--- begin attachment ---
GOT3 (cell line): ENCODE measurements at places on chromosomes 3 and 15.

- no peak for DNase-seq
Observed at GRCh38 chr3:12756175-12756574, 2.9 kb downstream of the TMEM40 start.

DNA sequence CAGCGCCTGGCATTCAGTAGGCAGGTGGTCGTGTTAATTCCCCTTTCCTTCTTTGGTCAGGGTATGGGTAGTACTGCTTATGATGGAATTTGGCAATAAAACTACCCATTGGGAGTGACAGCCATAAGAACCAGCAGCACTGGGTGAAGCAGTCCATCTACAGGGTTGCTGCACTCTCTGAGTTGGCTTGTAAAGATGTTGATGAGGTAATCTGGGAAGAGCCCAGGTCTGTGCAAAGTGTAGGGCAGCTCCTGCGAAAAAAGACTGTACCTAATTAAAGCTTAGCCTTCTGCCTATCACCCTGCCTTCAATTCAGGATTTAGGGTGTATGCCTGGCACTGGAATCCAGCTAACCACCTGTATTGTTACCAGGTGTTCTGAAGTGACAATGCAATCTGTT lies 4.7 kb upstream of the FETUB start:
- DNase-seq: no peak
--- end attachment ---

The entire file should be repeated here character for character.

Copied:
GOT3 (cell line): ENCODE measurements at places on chromosomes 3 and 15.

- no peak for DNase-seq
Observed at GRCh38 chr3:12756175-12756574, 2.9 kb downstream of the TMEM40 start.

DNA sequence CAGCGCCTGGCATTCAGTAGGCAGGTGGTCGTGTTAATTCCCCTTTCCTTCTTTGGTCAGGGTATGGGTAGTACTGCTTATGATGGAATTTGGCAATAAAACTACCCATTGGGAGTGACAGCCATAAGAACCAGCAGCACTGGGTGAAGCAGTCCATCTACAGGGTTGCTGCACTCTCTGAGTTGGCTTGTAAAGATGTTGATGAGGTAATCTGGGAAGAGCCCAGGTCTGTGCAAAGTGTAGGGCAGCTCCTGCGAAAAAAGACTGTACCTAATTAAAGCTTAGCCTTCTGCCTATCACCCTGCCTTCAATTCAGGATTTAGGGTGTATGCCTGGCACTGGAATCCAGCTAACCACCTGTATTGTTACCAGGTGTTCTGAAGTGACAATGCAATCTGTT lies 4.7 kb upstream of the FETUB start:
- DNase-seq: no peak